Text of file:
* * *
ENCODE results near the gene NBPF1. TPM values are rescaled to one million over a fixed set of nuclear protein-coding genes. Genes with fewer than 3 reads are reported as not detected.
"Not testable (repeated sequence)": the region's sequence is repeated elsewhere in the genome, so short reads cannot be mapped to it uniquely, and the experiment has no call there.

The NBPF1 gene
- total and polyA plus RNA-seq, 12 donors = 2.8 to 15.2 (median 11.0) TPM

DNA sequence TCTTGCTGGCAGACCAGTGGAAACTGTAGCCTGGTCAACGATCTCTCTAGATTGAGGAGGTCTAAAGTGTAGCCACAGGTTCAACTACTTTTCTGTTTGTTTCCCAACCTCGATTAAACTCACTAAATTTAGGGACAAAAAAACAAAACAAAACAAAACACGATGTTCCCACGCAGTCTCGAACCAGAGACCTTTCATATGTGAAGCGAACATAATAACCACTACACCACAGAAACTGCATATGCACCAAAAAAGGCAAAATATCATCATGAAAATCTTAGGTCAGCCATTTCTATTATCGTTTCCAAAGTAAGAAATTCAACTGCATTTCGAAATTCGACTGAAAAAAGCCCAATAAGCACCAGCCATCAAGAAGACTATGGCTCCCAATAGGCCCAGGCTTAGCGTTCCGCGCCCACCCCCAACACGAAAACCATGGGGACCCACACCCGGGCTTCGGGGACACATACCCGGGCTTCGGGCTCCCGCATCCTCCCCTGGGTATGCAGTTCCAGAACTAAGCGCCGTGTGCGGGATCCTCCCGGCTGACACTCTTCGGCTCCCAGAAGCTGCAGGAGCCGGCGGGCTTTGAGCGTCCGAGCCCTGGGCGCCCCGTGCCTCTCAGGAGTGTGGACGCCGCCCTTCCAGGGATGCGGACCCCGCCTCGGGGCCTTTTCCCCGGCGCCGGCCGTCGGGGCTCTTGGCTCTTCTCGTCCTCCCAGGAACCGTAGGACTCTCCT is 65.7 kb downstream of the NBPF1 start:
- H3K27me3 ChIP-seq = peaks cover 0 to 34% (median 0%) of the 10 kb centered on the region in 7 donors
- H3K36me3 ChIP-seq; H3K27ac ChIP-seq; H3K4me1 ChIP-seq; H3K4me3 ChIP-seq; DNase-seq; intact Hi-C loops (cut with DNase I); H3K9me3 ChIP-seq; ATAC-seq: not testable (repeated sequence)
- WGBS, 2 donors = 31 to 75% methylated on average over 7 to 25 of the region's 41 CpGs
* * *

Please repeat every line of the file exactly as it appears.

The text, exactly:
ENCODE results near the gene NBPF1. TPM values are rescaled to one million over a fixed set of nuclear protein-coding genes. Genes with fewer than 3 reads are reported as not detected.
"Not testable (repeated sequence)": the region's sequence is repeated elsewhere in the genome, so short reads cannot be mapped to it uniquely, and the experiment has no call there.

The NBPF1 gene
- total and polyA plus RNA-seq, 12 donors = 2.8 to 15.2 (median 11.0) TPM

DNA sequence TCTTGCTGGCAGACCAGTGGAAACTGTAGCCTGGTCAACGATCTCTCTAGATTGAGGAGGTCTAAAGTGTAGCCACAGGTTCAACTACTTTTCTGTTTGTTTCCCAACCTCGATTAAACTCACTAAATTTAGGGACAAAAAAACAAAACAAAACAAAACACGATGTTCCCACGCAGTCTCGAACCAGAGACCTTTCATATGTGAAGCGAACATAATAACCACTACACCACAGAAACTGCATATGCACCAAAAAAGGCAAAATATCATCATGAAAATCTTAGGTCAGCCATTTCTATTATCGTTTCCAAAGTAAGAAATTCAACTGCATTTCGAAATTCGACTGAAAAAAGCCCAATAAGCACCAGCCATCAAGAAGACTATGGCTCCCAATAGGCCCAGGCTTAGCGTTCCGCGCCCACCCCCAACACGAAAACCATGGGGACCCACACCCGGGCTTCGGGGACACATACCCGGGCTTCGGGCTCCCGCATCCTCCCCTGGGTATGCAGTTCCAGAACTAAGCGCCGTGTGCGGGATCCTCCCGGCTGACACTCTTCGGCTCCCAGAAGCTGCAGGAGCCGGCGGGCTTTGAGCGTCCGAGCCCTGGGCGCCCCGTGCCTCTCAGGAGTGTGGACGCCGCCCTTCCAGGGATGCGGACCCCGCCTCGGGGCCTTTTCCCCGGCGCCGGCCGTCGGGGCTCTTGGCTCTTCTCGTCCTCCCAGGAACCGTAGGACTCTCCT is 65.7 kb downstream of the NBPF1 start:
- H3K27me3 ChIP-seq = peaks cover 0 to 34% (median 0%) of the 10 kb centered on the region in 7 donors
- H3K36me3 ChIP-seq; H3K27ac ChIP-seq; H3K4me1 ChIP-seq; H3K4me3 ChIP-seq; DNase-seq; intact Hi-C loops (cut with DNase I); H3K9me3 ChIP-seq; ATAC-seq: not testable (repeated sequence)
- WGBS, 2 donors = 31 to 75% methylated on average over 7 to 25 of the region's 41 CpGs